Mr. Anthony Roach Esq. was a little more correct in answering a question I asked yesterday concerning an appellate decision rendered on 2/27/97 signed by ONE appellate judge instead of at least two. It WAS a per curiam opinion. But now I am even more convinced that I was right and the ENTIRE case (from trial judgement to appellate decision) was and still is INVALID. What the Judges did was tantamount to crowning godzilla the winner of a beauty pagaent when godzilla was the most disgusting contestant. Wikipedia defines per curiam opinion as "a ruling issued by an appellate court of multiple judges in which the decision rendered is made by the court (or at least a majority of the court) acting collectively and unanimously. In contrast to regular opinions, a per curiam does not list the individual judge responsible for authoring the decision, but minority dissenting and concurring decisions are signed." In my case the judge who authored the opinion DID sign it. He was also damned in 2005 by the ninth circuit court of appeals for what he did in 1980 while still a deputy D.A. Further, there we're NO SIGNED OR UNSIGNED minority and/or concurring decisions (or opinions). It is extraordinarily strange that within a week or two after this per curiam was rendered I was involved in a small claims suit/countersuit with a CSR(self employed). This small claims matter was relative and relavent to the larger suit ending in a per curiam opinion. I again massacred my opponent. The judge gave my opponent most of what she sued for. Again I felt godzilla was crowned beauty queen. The extraordinary strangeness is that the small claims judge rendered an undated and UNSIGNED small claims judgement. I still beleive that this small claims matter was and still is invalid. Any attorney worth his salt MUST agree.The judge who rendered this unsigned judgment was stabbed in the arm in 2009 in her courtroom by a death penaly eligible defendant. This judge was now a superior court judge.She retired on Worker's Comp.(I'm not positive) and unsuccessfully sued the county for what happened to her.(I am positive). Most people do sue for the money. I was in the very small minority that would spend quite a bit of money for the princple. I say "was" because I am just about through with the legal system. When the "political winds "are right I will ressurrect this suit and remove it to the ninth circuit court of appeals. I don't give a damn about the judgement! I have depositions and six hours of audio taped testimony. I have "CHECKMATES ON ALL THE FACTS AND MOST OF THE LAW". It will go to the ninth circuit to set case law precedant and strike down a very unjust labor law statute. Is this a good idea? I await all reponses.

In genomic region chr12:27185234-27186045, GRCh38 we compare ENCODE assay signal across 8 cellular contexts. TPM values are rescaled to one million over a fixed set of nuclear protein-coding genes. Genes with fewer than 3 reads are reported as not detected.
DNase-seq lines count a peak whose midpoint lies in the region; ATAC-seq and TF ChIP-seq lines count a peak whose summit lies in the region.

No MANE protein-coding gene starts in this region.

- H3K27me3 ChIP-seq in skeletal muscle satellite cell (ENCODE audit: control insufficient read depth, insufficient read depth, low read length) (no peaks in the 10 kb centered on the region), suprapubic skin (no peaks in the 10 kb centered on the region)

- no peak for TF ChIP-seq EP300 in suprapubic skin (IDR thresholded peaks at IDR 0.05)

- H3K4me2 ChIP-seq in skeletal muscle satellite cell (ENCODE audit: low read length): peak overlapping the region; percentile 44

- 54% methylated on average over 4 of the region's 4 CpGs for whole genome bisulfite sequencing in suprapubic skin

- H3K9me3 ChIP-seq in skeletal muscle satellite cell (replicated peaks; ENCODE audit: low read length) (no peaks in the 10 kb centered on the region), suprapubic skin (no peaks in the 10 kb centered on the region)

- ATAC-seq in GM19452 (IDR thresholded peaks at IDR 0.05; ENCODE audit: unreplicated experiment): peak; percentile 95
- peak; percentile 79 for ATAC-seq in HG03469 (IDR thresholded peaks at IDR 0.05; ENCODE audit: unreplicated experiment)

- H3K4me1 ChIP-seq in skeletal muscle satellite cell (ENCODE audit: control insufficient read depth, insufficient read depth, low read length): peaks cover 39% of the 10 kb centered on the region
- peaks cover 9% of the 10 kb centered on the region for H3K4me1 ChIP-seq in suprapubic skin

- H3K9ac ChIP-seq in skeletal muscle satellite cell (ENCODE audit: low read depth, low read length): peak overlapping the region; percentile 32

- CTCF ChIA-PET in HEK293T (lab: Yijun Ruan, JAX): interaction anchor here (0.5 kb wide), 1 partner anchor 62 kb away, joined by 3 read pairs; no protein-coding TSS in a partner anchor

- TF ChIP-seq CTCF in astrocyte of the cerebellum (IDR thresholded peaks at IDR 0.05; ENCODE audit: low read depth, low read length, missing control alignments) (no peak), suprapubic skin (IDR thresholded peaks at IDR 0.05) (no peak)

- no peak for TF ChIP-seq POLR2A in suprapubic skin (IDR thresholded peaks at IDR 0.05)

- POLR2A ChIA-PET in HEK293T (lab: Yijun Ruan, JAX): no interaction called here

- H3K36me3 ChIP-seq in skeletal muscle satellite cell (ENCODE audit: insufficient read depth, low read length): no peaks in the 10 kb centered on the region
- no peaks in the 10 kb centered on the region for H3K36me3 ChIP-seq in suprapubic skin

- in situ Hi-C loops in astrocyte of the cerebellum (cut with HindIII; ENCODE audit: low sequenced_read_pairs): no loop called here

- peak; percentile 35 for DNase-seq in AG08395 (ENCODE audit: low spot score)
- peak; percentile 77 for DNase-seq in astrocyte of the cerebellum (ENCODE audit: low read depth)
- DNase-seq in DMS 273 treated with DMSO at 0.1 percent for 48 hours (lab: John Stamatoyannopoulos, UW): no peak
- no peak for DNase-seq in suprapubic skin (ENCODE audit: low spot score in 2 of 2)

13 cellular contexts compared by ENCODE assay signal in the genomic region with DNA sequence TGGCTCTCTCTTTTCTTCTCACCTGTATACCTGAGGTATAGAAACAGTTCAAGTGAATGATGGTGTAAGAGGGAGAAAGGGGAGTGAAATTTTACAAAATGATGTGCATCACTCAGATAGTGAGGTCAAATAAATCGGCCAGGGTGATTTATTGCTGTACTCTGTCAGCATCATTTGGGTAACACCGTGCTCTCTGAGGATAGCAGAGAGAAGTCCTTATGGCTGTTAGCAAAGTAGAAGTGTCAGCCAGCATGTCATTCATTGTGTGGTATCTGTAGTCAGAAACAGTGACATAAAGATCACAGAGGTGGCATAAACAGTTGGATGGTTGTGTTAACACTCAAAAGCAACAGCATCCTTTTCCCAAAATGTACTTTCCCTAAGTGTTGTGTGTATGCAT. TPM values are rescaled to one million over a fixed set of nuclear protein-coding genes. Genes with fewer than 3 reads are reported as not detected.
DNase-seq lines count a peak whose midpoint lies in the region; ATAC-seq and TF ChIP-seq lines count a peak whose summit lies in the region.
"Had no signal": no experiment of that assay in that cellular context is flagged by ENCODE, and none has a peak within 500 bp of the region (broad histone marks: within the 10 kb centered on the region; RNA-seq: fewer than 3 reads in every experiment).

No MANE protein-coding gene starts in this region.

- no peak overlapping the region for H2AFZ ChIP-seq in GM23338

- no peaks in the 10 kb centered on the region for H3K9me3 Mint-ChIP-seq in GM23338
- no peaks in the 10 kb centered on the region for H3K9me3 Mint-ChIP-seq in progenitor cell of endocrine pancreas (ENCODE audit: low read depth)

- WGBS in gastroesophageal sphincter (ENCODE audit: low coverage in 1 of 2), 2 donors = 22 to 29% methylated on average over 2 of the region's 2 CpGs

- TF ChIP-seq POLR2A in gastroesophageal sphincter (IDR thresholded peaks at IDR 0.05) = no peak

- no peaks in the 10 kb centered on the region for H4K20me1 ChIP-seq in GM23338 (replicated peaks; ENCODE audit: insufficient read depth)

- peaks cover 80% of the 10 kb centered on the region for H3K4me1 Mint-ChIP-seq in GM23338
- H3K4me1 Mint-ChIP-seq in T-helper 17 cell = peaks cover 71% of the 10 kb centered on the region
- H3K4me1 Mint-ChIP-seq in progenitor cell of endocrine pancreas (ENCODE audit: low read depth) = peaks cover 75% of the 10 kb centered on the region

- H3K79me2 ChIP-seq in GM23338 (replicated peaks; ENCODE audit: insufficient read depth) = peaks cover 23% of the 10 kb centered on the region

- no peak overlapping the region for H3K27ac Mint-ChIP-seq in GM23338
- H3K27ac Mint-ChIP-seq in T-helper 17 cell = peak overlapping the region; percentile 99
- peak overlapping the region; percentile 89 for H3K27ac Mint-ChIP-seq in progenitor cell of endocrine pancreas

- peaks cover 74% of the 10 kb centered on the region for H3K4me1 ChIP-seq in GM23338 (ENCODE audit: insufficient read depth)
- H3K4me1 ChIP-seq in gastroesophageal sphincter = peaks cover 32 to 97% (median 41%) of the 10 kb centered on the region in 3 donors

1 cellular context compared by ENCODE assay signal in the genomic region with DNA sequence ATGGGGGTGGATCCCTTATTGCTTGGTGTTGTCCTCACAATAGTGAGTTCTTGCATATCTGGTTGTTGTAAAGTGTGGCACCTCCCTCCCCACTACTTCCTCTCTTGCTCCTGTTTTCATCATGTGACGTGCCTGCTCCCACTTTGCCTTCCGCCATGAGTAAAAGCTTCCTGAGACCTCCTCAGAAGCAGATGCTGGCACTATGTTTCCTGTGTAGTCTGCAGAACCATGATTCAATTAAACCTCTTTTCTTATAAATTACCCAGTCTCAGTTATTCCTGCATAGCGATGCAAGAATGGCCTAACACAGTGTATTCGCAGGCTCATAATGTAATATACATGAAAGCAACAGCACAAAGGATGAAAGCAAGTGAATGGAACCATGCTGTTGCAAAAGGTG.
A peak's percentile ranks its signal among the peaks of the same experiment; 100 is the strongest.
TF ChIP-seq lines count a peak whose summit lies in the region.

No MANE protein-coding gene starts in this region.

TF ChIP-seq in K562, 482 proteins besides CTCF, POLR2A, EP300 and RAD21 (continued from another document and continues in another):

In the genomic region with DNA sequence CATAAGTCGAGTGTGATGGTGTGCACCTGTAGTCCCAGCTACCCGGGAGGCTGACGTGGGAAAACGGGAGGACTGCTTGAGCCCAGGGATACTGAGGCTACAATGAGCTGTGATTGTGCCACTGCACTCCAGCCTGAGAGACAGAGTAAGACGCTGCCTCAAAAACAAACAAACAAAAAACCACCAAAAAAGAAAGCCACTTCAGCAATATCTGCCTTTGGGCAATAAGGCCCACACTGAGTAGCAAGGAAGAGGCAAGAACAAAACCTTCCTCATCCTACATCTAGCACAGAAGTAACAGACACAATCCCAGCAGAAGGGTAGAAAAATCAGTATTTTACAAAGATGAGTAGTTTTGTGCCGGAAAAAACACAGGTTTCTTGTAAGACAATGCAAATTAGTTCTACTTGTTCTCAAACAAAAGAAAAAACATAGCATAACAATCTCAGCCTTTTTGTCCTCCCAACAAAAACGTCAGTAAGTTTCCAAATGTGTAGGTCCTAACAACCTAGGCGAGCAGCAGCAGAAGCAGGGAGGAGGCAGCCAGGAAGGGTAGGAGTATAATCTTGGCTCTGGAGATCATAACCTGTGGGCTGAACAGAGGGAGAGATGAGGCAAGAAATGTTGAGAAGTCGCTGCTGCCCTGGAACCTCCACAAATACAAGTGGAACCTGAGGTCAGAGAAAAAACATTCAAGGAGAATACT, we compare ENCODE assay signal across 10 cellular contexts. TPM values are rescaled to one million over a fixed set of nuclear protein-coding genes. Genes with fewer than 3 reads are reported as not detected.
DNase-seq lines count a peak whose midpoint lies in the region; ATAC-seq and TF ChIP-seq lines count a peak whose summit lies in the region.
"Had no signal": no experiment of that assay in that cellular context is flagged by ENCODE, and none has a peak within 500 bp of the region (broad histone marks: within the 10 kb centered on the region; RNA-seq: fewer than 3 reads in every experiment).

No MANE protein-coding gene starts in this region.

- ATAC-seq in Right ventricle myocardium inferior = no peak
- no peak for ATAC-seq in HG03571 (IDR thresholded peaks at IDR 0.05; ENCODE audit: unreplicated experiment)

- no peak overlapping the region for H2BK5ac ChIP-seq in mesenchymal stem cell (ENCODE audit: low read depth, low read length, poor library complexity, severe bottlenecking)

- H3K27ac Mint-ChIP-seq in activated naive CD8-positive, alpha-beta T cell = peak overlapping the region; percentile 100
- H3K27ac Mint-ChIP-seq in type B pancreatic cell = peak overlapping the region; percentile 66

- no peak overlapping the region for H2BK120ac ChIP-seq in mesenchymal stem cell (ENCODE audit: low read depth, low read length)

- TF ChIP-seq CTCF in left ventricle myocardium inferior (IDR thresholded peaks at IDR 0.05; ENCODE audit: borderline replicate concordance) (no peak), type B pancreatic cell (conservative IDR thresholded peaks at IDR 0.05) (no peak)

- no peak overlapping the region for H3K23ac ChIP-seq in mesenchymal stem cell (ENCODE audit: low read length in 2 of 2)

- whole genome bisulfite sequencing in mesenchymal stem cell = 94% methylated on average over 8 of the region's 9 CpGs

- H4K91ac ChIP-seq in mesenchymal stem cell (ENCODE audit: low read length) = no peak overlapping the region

2 Answers from Attorneys
It's a terrible idea. The Ninth Circuit has no jurisdiction over civil cases that were heard in state courts. Even if you're right that you deserved to win your case -- and I'm more than a bit skeptical about that -- the Ninth Circuit can't possibly rule in your favor. It's as if the referees in a college football game call a penalty and the player asks NFL referees to review the call. The system just doesn't work that way. Even if every NFL referee agrees with him, they have no authority to alter the original call -- especially years after the game ended.
Further, the details you offer about the judges and your opponents are irrelevant to the merits of your case. So what if a particular judge was attacked years later by the defendant in another case, or if another was rebuked on appeal for actions he took while he was a lawyer? What possible bearing does that have on your case? Do you think every judgment and ruling either one of those judges ever signed is null and void? If not, what makes yours special -- aside from your own opinion that you deserved to win?
This is the fourth question you have posted about your case in less than 24 hours. You're obviously very emotional about it. But your emotions seem to be clouding your judgment. You lost long ago. Whether you deserved to lose or not, the case is over. You need to deal with that fact.
You have specific appeals rights with specifc time frames and 9th circuit is not one of them.. I think you need to move on